How do you turn a large first year lecture into an online success? Aerospace Engineering teachers Joost Ellerbroek and Guido de Croon thought up an answer.
Joost Ellebroek taught 500 first year aerospace engineering students via social gaming platform Discord. (Photo: Joost Ellerbroek)

How do you turn a large first year lecture into an online success? Aerospace Engineering teachers Joost Ellerbroek and Guido de Croon thought up an answer.

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Ellerbroek and De Croon won’t easily forget the first year that they gave the subject Programming and Scientific Computing in Python (AE1205). The outbreak of the coronavirus forced them to organise the Aerospace Engineering, taken by 500 students, online.

It soon transpired that the resources set aside by TU Delft were not enough. “We didn’t know and hit a brick wall,” says Ellerbroek. “Only 200 students could take the first lecture. The platforms available at TU Delft – Bongo YouSeeU and Cisco WebEx – have a limited capacity.” Within two days, the two teachers, helped by 16 student assistants, were looking for alternatives. “The alternative was YouTube. Endless numbers of people could watch at the same time and it is very accessible. You could set up a live stream within no time and the videos are still available afterwards.”

The subject, which is divided into two groups of 250 students, is largely interactive. “You learn programming by doing it. During the lessons, the students work on practical examples and the teachers are there for explanation.” But how do you do this online?

“I heard about Discord from a colleague. Before the coronavirus this platform was mostly used by online gamers and it is an excellent way for large groups of users to communicate. We set up two servers via the platform, one for each group. The servers have various ‘channels’ for things like questions, assignments and announcements. But the best thing about Discord is that you can programme bots in Python, the language that the students learn during their course.”

‘At a certain point there were 150 students in the queue’

By bots, Ellerbroek means a sort of virtual user that listens and responds to commands that human users give. “Students can do, for example, extra assignments and gain a half bonus point. To check if they understood the code they submitted, we ask for a brief explanation in a conversation. The students can sign up for this by telling the bot that they are ready to discuss their work. The bot then places the student in the queue. As soon as a teacher is available, the next person in the queue is connected to the teacher through another screen. Students love it as there were 150 of them in the queue at a certain point.”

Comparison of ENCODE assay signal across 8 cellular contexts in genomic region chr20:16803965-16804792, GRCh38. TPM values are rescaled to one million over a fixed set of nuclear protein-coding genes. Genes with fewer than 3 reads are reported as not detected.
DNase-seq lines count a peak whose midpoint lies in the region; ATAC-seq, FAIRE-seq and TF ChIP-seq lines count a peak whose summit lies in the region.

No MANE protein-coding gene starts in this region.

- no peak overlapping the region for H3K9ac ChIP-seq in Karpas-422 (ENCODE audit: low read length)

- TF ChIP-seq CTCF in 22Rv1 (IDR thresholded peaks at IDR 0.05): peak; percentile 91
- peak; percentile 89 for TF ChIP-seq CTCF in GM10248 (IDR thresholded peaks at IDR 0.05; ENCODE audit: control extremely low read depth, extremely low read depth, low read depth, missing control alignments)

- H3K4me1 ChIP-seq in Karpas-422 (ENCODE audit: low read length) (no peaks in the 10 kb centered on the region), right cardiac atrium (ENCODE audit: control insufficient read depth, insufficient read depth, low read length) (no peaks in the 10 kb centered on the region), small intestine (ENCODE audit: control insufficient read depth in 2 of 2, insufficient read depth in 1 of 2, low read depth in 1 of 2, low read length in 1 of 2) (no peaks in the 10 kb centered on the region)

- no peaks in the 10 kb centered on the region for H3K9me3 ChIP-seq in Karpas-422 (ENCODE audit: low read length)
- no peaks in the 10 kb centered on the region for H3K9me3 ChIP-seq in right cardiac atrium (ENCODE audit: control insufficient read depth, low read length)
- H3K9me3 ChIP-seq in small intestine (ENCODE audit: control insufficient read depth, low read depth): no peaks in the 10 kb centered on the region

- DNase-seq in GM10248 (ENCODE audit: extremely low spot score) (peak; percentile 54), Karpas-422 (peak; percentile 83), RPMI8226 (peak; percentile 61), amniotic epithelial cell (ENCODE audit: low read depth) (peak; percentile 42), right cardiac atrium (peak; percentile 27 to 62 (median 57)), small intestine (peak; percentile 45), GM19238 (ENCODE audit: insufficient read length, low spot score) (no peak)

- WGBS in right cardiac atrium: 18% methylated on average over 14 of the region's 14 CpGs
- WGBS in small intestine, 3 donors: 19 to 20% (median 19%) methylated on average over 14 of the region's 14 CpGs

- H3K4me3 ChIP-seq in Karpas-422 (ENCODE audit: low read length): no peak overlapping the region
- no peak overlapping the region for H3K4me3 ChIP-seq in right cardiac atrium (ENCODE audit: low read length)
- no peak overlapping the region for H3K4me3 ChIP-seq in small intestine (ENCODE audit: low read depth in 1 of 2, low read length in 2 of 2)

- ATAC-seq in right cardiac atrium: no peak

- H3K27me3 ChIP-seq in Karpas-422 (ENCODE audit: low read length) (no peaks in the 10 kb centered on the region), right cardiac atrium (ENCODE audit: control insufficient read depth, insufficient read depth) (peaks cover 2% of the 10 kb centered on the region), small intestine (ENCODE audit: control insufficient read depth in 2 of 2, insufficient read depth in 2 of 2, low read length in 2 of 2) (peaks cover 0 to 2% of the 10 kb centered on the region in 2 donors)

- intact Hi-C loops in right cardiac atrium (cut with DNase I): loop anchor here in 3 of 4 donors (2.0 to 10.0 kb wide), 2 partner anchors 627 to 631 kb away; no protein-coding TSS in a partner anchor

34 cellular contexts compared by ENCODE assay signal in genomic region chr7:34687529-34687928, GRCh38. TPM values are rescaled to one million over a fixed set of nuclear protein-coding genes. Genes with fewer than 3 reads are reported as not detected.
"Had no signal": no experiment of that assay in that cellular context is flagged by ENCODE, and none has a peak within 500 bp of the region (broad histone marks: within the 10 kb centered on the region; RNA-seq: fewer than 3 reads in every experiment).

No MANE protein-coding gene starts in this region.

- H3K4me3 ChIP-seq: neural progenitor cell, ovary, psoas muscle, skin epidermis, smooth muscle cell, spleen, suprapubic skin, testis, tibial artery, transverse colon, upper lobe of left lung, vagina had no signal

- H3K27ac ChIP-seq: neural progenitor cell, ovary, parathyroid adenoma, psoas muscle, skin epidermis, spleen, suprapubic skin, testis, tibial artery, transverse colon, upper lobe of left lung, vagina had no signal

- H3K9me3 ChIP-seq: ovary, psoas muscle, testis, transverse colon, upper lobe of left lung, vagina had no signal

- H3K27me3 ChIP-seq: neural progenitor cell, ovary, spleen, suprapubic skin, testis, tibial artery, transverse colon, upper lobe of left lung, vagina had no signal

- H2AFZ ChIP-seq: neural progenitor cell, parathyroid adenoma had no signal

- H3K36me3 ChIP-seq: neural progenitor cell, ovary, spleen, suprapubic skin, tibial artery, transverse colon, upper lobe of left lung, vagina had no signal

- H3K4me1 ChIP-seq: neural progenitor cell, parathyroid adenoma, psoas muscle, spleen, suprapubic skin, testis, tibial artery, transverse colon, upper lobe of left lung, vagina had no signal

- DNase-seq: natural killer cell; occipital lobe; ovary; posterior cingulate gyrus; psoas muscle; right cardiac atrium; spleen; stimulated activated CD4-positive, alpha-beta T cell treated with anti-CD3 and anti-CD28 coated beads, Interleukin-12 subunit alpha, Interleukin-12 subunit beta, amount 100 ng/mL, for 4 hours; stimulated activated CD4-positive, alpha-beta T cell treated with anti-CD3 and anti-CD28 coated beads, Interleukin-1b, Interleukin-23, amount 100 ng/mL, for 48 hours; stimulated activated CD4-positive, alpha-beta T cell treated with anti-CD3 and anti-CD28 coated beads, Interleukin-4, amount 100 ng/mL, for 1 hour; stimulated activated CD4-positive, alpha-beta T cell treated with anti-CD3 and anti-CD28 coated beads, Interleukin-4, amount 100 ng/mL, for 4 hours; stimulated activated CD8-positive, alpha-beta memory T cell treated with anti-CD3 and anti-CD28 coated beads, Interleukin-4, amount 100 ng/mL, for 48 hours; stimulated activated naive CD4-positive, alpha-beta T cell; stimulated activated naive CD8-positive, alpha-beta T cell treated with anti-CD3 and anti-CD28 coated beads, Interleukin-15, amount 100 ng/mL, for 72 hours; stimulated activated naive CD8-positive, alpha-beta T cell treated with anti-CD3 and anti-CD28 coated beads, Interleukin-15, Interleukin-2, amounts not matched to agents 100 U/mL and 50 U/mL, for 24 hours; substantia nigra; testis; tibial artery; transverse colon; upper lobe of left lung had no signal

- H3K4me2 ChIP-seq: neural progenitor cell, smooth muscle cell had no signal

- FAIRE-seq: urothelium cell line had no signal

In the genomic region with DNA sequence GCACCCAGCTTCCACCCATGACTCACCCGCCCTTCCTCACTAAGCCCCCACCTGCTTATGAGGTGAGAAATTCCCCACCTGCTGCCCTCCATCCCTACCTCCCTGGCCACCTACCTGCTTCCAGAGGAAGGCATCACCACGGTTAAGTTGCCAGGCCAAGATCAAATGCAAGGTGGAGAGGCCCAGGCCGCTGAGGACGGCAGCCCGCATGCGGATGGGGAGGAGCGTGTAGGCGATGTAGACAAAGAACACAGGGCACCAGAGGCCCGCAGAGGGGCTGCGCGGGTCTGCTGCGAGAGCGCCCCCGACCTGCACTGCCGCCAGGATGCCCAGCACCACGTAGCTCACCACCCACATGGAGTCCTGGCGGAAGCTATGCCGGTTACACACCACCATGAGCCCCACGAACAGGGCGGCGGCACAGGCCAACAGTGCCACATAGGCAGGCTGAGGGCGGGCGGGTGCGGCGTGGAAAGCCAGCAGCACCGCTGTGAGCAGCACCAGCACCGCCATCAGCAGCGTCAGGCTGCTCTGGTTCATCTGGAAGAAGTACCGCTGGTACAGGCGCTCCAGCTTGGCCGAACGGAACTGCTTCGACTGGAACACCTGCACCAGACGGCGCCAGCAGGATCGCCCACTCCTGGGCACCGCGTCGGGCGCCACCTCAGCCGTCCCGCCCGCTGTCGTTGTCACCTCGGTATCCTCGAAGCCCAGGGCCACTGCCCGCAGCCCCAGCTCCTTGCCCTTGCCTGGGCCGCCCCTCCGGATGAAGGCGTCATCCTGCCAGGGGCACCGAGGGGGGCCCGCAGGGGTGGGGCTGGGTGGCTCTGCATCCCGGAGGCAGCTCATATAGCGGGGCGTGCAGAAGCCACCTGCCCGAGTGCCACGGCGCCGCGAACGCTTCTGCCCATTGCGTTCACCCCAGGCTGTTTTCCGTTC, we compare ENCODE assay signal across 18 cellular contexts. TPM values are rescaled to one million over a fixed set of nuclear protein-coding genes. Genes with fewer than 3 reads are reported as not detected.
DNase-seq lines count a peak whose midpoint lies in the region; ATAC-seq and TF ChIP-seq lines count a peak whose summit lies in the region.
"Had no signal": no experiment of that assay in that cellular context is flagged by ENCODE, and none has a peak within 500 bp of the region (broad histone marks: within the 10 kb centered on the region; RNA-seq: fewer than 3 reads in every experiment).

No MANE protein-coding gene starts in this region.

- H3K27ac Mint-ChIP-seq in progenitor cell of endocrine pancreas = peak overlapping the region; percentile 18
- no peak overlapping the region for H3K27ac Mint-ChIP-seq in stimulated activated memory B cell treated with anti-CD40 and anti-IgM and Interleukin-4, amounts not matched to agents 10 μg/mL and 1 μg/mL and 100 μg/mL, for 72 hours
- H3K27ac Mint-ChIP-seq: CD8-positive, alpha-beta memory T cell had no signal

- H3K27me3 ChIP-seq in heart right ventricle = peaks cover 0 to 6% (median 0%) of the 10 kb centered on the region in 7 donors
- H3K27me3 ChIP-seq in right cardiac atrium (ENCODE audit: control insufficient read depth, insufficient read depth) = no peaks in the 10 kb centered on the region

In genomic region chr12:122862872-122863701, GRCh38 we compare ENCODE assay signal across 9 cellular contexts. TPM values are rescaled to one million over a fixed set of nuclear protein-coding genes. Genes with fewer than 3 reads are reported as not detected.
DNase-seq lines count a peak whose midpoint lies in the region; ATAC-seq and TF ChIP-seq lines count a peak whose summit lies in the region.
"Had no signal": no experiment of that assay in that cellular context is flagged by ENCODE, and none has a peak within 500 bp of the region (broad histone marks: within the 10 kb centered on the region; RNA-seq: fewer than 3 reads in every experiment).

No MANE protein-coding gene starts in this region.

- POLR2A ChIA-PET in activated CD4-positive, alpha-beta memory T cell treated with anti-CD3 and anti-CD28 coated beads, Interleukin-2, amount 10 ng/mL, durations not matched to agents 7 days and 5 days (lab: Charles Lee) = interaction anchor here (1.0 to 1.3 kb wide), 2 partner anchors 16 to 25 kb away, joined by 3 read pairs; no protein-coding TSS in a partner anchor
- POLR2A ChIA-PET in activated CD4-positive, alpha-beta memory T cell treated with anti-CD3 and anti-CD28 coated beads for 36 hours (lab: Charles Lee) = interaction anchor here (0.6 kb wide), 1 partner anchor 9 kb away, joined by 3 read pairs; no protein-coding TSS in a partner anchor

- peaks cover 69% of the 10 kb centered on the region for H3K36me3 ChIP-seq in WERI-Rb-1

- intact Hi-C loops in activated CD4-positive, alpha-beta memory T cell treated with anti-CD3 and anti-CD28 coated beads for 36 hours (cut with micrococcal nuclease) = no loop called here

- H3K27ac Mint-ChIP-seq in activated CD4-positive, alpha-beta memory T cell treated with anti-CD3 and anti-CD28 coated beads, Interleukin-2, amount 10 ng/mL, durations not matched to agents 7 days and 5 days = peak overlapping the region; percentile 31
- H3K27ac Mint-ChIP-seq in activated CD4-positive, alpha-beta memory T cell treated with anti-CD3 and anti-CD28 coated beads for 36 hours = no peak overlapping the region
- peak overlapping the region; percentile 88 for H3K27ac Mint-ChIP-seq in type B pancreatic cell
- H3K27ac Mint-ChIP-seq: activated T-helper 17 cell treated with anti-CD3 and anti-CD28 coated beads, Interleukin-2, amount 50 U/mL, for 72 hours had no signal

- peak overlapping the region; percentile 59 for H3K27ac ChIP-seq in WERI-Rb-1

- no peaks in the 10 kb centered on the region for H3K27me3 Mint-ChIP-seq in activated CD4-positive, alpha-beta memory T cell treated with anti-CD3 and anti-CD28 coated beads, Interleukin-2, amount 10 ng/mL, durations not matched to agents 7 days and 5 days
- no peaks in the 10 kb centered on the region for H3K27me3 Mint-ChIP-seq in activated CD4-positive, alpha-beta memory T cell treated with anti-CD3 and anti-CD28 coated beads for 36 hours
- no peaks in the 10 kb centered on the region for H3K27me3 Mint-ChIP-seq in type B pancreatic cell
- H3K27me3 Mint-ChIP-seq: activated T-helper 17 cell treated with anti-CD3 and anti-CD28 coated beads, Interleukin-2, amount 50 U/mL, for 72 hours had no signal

Checking the assignments of 500 students? That can’t be easy. Still, Ellerbroek says that it’s doable. “We work with a large team and you see pretty quickly if a student understands the material or not.” The teachers are just as strict in this period as before. “But if we see that students have done their best, we will give them a couple of tips to improve their work and pass the assignment. This helps motivate them. The clue to this subject is to do it. Programming involves plenty of practice.”

But it is hard for Ellerbroek to not see his students. “We can’t see the group of students that find programming tough. In a lecture hall you’re constantly walking around and you look at their screens with them. You immediately see if a student can’t get any further than opening Facebook.” Despite this, he still predicts a minimum number of dropouts. “In the end, 70% of the students submitted all the required assignments for a bonus point. That is a very hopeful sign.”

Different time zones
The subject is divided into 14 lessons of four hours. Quite long, especially now that students have to learn online. “The VSV Leonardo Da Vinci study association also pointed this out during its feedback round. Students have motivation issues. This is the reason that we consciously chose live lectures. This gives students a certain structure.”

The regular times were a major challenge for some students. “A handful of students who took the subject were in different time zones. We tried to help them by doing things like easing the deadlines. I was also working on the subject so much that I was online almost all the time. I could then help them outside the planned times.”

If Ellerbroek is able to stand in front of the class again next year, he hopes that he will still use some of the online tools. “I would like to keep the queue in Discord. When it’s your turn you get a notice to go the available teacher’s table, for example.”

While Discord is not officially approved by TU Delft for privacy reasons, Ellerbroek mostly receives positive responses. “Students see it as a sort of community and the study association called this subject ‘the best organised of the fourth quarter’ because of Discord. But the best compliment came from a colleague. “He told me that his students suggested that he see how the teachers in the Python course were working.”

‘Online teaching has its charms’

In response, Ellerbroek worked on a set of instructions for his Aerospace Engineering colleagues. Looking back, is he proud of what was organised in a short space of time? “It took a lot of energy, but online teaching has its charms.”